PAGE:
Josiah Gimson was the most prosperous of the 19th century secularists in Leicester, and the main force behind the building of Leicester’s Secular Hall. He was a longtime friend of G. J. Holyoake and like him was an active supporter of the ideas of Robert Owen. In the 1850s the Owenites adopted Holyoake’s secular rationalism, or ‘secularism’.
It was Gimson who engaged the architect of the hall, Larner Sugden, and the sculptor for the five busts, Ambrose Louis Vago, and was responsible for the controversial inclusion of a bust of Jesus. Two of his lectures to the Society had the titles: ‘Jesus Christ: a Witness for Secularism and against doctrinal Christianity’, and ‘The Ethical Teachings of Christ testify to the all-sufficiency of Secular Conduct’.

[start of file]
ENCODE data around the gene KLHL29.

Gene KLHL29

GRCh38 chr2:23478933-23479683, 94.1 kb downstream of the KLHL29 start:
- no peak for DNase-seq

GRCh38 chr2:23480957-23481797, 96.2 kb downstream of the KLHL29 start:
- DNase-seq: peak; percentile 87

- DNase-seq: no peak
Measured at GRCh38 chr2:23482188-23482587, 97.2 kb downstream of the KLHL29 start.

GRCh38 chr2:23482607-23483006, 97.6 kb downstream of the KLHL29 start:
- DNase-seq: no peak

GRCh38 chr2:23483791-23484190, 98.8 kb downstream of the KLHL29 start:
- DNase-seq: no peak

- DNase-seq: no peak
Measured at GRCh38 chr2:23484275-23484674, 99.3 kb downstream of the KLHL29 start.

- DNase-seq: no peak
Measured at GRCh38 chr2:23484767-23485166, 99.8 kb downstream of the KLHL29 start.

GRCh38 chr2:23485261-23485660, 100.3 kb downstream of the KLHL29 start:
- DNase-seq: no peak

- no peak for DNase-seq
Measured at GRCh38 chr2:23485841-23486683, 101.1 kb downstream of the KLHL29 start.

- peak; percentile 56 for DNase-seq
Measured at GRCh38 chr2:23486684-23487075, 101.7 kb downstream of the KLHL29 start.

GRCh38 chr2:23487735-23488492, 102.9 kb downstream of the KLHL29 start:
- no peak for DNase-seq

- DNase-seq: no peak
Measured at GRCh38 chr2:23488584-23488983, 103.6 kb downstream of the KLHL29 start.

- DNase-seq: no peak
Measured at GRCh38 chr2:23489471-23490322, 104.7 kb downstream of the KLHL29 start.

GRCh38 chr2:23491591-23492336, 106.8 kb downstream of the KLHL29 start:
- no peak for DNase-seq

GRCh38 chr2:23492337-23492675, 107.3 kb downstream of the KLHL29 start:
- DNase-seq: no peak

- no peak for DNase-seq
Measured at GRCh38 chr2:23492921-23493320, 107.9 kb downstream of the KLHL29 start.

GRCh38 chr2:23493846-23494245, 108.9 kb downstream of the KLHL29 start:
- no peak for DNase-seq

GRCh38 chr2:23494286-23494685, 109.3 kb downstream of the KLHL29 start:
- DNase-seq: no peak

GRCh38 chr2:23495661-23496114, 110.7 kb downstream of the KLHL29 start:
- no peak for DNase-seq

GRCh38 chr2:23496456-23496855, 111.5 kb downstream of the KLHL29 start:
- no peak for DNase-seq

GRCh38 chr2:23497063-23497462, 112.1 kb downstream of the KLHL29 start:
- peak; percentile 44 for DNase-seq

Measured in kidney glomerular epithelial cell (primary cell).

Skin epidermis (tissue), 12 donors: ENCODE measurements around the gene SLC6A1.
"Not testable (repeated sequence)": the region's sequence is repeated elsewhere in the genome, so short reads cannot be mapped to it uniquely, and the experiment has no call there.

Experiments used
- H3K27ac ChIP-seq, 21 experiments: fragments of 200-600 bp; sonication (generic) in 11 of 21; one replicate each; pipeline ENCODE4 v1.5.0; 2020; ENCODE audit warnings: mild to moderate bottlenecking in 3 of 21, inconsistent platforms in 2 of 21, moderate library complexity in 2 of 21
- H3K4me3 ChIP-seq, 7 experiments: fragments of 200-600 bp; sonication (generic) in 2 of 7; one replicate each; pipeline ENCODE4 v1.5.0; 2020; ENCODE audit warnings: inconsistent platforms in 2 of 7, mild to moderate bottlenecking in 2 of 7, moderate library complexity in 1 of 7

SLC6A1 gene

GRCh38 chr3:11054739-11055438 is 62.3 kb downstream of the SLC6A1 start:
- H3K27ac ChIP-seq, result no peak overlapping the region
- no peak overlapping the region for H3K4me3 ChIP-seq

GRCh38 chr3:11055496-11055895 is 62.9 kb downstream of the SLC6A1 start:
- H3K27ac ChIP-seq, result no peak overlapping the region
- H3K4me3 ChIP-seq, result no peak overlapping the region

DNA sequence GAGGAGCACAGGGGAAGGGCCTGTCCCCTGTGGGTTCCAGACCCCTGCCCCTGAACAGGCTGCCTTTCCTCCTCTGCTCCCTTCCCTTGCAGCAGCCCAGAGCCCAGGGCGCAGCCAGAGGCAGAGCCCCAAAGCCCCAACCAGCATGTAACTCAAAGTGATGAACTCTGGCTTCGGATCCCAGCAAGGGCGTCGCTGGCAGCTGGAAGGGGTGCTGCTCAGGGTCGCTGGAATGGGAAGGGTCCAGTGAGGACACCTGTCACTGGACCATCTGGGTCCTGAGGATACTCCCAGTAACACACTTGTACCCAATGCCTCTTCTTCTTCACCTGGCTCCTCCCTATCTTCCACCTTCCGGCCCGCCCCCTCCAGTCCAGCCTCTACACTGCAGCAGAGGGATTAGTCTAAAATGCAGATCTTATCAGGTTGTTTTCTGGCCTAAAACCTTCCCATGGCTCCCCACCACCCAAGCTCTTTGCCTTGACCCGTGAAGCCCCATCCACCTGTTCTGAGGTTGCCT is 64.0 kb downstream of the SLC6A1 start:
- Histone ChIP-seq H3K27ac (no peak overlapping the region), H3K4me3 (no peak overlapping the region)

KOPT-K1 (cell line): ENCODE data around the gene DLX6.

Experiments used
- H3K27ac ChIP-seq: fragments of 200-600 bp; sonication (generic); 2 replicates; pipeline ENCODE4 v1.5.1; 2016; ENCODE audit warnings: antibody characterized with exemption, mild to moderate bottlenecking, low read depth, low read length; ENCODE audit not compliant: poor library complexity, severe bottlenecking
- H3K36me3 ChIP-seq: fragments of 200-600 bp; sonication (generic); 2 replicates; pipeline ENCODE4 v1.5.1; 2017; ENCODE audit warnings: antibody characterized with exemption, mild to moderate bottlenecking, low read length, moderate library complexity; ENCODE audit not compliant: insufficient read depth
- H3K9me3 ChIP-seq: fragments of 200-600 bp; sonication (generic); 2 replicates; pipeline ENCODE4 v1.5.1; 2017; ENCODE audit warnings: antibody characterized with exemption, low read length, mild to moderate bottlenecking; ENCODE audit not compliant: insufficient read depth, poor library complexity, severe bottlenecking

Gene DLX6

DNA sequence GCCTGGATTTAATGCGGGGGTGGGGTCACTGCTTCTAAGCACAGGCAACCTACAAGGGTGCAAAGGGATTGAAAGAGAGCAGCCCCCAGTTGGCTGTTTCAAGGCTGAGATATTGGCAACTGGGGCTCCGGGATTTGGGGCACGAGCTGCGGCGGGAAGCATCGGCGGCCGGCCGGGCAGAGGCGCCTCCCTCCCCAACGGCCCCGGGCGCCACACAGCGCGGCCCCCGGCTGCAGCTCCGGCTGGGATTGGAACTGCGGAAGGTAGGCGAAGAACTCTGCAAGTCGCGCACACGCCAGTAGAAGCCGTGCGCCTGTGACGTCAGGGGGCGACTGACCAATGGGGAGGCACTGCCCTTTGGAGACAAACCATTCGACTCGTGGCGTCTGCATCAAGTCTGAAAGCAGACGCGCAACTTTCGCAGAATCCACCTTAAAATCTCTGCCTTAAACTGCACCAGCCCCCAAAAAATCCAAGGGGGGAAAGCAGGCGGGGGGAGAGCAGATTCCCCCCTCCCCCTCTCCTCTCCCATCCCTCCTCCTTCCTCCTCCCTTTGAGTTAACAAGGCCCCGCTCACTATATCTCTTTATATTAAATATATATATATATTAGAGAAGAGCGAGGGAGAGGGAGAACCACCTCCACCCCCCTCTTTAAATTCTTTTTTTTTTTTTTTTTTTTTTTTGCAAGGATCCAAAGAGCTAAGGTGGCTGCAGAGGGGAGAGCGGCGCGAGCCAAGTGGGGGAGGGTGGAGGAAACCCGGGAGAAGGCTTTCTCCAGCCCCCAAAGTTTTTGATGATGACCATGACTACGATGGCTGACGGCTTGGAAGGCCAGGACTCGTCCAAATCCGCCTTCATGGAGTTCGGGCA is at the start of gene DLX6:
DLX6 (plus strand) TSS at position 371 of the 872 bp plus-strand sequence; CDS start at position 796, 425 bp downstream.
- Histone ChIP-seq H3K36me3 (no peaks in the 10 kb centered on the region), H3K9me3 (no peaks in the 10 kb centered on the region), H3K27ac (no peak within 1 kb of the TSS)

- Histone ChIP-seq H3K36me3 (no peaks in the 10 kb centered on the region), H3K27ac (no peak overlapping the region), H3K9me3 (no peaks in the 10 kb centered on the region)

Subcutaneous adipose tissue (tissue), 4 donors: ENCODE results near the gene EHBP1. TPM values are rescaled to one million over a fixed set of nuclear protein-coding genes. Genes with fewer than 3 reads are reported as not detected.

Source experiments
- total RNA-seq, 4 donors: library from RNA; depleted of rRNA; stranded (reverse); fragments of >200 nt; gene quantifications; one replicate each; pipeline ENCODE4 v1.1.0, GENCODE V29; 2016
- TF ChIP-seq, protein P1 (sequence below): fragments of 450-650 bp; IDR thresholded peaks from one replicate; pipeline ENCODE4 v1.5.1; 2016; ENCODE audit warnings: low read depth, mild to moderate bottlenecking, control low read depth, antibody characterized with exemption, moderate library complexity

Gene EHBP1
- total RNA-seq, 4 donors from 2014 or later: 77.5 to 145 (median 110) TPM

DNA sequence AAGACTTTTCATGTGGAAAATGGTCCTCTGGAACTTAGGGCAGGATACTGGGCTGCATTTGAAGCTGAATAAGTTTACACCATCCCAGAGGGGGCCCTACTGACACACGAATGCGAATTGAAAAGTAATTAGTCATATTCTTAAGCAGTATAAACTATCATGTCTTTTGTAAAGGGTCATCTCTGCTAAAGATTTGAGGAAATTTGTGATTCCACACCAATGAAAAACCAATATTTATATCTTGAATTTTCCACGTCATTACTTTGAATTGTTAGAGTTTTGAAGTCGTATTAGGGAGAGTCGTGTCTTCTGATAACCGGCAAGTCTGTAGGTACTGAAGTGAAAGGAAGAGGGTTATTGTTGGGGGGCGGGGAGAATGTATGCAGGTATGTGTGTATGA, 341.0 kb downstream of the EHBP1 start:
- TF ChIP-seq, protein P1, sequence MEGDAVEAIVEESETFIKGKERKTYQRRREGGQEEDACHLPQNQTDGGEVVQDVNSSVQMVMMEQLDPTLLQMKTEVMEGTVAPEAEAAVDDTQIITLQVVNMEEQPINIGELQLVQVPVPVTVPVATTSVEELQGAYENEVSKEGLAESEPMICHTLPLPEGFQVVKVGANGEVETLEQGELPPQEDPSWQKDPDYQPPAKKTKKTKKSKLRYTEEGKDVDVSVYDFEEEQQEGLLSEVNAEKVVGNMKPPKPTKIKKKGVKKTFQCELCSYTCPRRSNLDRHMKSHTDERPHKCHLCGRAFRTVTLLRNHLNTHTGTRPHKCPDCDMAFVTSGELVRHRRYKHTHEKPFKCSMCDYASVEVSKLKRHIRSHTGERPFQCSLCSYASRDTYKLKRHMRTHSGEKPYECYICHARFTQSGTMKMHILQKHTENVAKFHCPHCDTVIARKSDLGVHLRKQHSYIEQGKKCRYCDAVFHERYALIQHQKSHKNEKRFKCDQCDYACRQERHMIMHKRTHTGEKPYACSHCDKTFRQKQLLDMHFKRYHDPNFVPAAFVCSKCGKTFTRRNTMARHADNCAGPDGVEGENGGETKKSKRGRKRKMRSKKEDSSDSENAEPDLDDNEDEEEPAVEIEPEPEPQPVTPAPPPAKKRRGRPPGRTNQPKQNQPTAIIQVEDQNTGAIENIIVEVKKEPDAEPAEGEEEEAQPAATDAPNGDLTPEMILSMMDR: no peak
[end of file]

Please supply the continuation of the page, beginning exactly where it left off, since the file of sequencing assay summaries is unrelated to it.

Gimson’s wealth came from founding a successful engineering company. His Vulcan Works building, on Humberstone Road and Nedham Street, is still in use for commercial purposes. The company provided the engines (still to be seen working on occasion) at the Abbey pumping station, now a museum.
Gimson had eleven children, six of whom survived to maturity including Ernest William who became a furniture designer and architect.
In 1877 Gimson was elected to represent West St Mary’s Ward on the Town Council as a Liberal, and became vice-chairman of the Floods, Highways and Sewerage Committee. He is buried in the Gimson family grave in Welford Road cemetery.